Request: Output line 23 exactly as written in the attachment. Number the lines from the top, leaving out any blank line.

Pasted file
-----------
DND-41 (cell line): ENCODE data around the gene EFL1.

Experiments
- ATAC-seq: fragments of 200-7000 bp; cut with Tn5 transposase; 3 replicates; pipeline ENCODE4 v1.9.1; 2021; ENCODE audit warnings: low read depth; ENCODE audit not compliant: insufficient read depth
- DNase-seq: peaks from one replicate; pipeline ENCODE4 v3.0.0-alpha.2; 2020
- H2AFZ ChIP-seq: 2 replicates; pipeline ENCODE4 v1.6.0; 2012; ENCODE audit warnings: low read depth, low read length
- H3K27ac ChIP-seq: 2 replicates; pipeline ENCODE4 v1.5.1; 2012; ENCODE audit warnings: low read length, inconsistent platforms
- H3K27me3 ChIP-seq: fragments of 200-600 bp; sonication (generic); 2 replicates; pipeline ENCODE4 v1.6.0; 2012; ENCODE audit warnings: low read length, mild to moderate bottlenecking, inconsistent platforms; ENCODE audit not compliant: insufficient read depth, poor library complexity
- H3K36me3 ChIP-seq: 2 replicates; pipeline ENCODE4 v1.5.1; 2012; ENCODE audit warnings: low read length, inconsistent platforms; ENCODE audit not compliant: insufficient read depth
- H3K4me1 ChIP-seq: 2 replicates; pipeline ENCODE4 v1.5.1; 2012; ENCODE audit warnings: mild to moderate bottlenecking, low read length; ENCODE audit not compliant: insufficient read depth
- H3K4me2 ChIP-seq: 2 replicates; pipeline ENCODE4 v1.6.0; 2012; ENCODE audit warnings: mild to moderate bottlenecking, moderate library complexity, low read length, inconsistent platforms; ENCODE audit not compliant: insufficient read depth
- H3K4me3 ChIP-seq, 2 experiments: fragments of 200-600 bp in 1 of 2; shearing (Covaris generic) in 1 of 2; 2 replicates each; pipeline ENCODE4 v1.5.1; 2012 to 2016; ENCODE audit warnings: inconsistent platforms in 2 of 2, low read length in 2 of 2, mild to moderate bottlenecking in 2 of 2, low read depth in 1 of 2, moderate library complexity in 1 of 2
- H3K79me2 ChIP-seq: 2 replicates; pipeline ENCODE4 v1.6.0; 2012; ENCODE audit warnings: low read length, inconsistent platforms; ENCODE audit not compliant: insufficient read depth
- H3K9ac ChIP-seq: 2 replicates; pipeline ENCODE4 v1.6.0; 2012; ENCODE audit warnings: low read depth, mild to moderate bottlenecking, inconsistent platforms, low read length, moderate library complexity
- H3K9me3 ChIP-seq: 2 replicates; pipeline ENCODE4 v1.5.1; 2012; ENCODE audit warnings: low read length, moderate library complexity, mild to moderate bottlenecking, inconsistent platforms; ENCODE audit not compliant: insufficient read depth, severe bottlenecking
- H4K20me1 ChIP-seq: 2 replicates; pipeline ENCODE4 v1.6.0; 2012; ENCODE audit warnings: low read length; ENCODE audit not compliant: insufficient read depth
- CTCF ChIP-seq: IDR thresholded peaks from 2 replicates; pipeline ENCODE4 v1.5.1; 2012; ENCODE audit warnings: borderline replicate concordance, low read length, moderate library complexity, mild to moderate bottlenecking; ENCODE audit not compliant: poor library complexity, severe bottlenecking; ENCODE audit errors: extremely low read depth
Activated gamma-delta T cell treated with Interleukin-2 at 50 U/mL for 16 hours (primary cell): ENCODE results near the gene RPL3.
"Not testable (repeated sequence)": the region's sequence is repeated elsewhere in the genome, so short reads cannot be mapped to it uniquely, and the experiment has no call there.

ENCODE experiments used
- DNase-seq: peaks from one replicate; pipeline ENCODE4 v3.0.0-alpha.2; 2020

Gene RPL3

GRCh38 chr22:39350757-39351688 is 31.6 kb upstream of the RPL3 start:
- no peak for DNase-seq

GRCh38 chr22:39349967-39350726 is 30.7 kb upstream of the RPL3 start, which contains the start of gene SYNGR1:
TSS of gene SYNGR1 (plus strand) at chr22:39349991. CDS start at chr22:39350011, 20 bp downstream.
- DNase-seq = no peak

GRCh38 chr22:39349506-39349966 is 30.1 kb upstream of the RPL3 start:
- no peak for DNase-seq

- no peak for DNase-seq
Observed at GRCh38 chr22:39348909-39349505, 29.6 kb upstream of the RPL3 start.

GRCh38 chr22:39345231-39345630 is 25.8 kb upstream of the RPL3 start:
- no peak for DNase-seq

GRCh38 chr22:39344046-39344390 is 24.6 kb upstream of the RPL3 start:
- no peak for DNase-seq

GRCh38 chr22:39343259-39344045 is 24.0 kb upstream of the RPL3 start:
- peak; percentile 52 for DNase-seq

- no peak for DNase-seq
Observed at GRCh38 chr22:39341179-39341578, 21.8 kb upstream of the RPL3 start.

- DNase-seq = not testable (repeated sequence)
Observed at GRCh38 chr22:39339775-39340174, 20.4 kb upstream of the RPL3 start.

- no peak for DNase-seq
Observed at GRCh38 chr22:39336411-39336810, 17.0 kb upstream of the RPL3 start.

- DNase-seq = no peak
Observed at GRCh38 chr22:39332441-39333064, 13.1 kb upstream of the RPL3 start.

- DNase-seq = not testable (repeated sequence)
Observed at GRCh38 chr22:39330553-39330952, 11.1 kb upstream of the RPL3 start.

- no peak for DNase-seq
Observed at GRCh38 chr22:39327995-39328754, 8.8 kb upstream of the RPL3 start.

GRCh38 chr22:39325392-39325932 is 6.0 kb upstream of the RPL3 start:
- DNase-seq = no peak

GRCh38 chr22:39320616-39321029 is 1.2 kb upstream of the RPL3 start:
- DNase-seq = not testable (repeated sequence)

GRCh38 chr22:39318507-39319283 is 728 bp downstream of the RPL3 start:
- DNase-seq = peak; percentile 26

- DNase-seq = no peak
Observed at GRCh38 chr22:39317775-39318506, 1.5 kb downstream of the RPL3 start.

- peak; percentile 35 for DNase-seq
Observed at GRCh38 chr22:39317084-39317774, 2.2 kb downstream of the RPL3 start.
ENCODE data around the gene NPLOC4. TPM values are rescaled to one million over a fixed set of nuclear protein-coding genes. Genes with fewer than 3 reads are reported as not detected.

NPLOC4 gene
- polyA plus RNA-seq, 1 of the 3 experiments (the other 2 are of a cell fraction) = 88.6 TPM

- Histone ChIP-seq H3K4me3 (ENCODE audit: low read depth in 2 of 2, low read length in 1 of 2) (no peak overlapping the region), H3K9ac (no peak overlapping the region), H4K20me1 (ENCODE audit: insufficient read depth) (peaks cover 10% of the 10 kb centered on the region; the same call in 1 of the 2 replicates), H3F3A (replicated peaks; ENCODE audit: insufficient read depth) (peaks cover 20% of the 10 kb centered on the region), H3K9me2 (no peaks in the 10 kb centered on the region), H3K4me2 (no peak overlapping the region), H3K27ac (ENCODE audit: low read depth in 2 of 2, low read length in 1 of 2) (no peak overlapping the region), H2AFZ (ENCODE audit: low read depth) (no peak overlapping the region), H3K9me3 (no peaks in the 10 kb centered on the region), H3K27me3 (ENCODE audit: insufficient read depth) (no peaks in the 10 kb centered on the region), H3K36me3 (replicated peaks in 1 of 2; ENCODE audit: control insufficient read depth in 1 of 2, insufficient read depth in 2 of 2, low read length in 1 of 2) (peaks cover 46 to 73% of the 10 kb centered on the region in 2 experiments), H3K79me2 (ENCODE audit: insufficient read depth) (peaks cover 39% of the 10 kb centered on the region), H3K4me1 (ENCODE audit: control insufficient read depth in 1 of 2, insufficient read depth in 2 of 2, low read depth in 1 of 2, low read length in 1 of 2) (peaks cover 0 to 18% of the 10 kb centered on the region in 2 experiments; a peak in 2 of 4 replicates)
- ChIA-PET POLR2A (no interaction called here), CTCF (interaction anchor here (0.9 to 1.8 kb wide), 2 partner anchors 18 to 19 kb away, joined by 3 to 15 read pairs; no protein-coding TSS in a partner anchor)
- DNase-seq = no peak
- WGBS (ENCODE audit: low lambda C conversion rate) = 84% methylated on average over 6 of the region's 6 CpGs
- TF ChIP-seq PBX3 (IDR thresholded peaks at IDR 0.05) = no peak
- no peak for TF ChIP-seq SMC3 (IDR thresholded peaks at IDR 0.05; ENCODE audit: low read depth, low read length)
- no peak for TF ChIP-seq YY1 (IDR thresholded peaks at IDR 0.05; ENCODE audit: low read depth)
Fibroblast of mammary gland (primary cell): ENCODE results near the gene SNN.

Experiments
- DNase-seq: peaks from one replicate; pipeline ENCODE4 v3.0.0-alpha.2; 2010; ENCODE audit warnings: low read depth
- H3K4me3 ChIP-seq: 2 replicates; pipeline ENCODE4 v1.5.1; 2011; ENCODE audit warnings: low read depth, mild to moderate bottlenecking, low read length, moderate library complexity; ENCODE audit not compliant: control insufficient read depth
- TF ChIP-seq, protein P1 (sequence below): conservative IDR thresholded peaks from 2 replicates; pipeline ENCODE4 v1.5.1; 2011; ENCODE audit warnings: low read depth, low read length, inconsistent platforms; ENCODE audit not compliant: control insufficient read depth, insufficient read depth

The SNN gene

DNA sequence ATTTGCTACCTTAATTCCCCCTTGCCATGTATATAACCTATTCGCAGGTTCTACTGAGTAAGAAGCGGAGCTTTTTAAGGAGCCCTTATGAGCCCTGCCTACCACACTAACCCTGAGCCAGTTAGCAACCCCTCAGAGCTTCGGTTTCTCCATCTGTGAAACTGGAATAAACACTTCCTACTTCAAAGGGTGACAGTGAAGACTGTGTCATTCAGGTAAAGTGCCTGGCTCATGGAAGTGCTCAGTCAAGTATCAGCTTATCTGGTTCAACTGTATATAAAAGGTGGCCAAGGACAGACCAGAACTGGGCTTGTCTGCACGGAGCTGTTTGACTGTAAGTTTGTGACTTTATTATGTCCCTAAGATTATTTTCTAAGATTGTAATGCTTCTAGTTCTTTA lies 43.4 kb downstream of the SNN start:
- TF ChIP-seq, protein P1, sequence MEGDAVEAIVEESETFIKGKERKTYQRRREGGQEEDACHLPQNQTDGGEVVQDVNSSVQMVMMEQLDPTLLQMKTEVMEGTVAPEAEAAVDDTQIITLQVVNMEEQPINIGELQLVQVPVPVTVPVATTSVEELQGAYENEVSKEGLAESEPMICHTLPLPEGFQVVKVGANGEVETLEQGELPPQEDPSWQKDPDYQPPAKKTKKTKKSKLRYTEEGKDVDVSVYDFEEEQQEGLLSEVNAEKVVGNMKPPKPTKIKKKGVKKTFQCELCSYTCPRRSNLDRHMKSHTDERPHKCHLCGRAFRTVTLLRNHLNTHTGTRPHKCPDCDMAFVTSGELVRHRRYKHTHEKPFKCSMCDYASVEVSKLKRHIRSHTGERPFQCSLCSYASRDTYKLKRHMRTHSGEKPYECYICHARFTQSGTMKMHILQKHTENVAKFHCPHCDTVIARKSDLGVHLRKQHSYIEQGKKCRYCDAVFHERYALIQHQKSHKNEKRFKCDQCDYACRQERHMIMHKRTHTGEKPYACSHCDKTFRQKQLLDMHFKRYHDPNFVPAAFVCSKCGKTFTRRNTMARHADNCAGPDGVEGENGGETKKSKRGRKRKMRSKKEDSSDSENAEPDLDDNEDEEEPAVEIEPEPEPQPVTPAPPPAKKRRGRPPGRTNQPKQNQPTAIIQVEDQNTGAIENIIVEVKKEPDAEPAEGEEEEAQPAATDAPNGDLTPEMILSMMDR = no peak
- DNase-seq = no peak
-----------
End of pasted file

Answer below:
- no peak for DNase-seq